Edmonton

Alberta man who sexually abused daughters claims his rights have been violated

An Alberta man who admits he sexually abused three of his daughters for years now alleges his constitutional rights have been violated while he has been in custody at the Edmonton Remand Centre.

Father asks court to stay convictions on 10 charges in constitutional challenge

An Alberta man who sexually abused his daughters claims he has been subjected to cruel and unusual punishment while in custody at the Edmonton Remand Centre. (CBC)

An Alberta man who admits he sexually abused three of his daughters for years now alleges his constitutional rights have been violated while he has been in custody at the Edmonton Remand Centre.

The 43-year old pleaded guilty in February to 10 criminal charges, including the control and exploitation of a minor, incest, sexual assault and sexual interference.

The man cannot be named to protect the identities of his children.

His guilty pleas were accompanied by a 17-page agreed statement of facts that detailed years of incest, videotaped sexual assaults and degrading sexual language directed towards the children.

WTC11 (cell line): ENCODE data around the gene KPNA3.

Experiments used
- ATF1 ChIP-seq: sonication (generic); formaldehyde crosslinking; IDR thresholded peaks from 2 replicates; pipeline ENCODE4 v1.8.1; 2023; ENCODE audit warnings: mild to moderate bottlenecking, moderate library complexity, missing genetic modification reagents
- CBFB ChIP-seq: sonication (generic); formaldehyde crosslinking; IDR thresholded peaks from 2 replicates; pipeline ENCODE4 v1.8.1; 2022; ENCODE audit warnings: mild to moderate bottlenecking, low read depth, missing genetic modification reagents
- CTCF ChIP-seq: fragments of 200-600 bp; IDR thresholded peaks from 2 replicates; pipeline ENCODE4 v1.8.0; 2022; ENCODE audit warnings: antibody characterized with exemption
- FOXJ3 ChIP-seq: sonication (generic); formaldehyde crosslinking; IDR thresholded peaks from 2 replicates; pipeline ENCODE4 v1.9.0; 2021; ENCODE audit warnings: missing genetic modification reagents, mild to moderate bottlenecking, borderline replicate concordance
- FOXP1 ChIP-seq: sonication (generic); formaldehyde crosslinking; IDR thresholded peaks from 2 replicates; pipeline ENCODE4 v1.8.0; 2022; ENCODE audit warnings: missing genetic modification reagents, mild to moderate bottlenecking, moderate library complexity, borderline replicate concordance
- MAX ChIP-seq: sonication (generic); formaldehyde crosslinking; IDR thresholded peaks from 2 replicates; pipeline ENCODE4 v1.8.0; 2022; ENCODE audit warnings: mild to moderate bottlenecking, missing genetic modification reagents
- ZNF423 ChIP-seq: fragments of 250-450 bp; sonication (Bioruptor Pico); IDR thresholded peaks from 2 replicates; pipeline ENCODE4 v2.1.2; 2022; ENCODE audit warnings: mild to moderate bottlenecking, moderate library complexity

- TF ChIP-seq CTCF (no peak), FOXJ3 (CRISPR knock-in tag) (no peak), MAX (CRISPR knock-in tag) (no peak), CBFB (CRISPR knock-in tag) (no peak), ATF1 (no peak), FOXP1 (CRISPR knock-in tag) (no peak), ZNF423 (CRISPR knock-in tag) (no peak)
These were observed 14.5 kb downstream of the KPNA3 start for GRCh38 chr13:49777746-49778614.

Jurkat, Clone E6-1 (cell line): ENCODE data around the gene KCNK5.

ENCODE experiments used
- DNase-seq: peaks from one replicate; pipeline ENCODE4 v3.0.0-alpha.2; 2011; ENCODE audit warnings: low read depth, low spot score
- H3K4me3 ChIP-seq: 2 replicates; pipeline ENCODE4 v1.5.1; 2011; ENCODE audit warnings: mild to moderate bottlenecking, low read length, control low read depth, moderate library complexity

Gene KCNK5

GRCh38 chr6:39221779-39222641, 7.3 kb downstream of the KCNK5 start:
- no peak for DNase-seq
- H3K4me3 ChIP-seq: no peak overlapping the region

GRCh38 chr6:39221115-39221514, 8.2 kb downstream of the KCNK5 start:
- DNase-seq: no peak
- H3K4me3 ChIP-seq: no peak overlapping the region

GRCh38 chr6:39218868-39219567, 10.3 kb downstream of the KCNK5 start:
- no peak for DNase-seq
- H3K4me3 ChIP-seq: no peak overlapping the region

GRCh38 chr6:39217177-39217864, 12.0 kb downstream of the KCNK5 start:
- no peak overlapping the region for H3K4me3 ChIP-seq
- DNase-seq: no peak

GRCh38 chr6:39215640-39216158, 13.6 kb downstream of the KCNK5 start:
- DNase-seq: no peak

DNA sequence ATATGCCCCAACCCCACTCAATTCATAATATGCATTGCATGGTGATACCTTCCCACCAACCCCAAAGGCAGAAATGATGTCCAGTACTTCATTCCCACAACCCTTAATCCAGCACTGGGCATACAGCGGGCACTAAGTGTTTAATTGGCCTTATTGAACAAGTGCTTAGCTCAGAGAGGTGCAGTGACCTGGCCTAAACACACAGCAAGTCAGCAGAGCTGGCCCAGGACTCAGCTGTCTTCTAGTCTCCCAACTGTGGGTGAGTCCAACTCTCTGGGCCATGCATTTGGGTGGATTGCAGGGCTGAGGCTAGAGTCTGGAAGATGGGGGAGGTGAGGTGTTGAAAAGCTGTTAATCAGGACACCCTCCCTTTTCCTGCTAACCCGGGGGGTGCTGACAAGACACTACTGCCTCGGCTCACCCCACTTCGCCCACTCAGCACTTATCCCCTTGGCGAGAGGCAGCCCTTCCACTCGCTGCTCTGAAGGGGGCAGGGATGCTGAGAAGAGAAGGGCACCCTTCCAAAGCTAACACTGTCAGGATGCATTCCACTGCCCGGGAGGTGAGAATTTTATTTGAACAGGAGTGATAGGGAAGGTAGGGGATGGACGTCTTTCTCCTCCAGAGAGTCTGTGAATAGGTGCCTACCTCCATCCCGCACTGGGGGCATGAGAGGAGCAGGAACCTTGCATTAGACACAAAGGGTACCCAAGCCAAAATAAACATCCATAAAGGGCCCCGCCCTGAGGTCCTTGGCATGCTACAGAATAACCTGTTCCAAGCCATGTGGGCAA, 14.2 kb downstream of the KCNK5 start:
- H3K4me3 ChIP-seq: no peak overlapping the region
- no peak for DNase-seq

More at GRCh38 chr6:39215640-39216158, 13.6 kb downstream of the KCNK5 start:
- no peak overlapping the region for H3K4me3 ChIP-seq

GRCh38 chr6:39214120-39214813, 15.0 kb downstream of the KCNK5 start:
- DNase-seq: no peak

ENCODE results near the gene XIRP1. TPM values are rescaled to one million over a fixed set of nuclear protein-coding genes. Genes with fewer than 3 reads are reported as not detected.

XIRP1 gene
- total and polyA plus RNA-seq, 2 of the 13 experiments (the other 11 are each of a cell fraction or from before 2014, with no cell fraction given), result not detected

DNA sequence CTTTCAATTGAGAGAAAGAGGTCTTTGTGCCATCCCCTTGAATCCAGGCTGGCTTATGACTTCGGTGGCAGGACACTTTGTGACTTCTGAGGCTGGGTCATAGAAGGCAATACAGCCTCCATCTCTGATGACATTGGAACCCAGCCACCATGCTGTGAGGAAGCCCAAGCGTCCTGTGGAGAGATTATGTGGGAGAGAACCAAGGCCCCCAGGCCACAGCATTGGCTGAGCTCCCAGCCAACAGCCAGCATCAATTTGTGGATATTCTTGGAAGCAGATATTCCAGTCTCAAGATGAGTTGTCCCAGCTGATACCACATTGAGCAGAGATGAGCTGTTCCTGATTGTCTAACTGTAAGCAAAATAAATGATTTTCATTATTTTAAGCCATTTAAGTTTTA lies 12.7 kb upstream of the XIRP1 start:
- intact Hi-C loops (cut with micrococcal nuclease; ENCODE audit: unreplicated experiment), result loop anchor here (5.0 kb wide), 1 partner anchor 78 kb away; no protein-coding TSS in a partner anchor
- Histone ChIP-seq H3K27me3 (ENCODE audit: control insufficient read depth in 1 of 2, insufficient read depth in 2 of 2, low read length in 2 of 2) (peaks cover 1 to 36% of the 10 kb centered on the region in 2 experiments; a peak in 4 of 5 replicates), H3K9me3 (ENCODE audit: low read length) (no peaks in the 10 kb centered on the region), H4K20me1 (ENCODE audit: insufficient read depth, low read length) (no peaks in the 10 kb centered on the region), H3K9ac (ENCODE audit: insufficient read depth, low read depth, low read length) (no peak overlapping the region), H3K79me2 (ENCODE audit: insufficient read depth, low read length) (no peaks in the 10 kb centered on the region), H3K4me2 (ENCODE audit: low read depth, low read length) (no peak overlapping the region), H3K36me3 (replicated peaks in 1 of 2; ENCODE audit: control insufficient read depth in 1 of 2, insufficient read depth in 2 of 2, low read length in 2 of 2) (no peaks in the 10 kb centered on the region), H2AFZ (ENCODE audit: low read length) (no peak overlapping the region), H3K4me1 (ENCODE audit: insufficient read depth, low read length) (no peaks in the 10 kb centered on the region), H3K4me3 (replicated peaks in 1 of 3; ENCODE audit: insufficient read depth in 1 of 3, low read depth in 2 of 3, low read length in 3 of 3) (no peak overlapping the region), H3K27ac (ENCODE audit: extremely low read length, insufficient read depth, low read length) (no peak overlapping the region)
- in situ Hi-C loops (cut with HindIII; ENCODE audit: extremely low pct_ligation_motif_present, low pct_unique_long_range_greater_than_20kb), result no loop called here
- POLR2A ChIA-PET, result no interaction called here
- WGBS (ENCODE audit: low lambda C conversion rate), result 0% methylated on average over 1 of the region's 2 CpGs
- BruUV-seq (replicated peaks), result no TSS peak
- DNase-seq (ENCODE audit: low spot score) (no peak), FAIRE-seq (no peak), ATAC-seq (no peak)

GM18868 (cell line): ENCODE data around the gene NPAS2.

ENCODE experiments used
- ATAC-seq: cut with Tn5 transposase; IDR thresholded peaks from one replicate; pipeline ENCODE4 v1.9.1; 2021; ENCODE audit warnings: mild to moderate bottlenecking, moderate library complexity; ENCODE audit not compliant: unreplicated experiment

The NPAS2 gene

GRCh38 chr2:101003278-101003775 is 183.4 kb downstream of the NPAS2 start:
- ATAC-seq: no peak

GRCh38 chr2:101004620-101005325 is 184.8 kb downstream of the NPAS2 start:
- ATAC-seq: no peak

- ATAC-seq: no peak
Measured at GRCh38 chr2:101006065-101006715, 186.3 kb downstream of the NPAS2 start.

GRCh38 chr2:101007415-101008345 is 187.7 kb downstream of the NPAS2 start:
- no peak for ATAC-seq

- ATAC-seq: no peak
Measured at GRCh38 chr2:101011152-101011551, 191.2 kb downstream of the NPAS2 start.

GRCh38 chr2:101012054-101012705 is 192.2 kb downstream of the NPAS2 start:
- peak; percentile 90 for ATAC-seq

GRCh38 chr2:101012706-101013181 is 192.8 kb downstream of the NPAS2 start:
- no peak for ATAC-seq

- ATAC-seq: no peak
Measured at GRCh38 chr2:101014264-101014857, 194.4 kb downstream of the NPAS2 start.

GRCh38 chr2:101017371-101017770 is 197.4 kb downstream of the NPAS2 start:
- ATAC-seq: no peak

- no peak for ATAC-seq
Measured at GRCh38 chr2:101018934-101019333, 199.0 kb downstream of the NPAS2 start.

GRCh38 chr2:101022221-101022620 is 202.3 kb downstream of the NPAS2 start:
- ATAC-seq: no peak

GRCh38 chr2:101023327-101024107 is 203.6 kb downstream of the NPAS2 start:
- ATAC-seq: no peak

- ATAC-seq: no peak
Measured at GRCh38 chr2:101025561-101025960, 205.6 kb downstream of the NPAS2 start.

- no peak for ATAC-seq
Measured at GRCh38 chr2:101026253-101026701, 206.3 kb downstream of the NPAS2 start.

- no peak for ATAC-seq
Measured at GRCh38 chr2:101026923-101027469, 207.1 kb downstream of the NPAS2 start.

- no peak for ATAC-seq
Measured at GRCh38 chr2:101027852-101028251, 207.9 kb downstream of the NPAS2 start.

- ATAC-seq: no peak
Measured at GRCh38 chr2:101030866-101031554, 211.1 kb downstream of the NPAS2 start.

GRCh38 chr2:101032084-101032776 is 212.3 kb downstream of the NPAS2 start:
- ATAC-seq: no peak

When police announced the charges in 2017, one investigator called the crimes "monstrous to the family and to society at large."

One daughter was procured for sex with strangers. On one occasion he bound, blindfolded and gagged the girl, then put her in his vehicle and drove her to another location, where a stranger raped her. The father videotaped the encounter.

A sentencing hearing was scheduled to begin Monday in Edmonton Court of Queen's Bench.

Now, through his lawyers, the man will try to prove he has been subjected to cruel and unusual punishment while in custody. He is asking the judge to stay his convictions or consider a possible reduction in sentence.

According to an application filed with the court, the man alleges he has been subjected to "excrement bombings" and repeated harassment while in custody.

The charter application and sentencing hearing are scheduled to be heard over a staggered five-week period between now and May.

The director of the Edmonton Remand Centre is scheduled to testify Wednesday morning.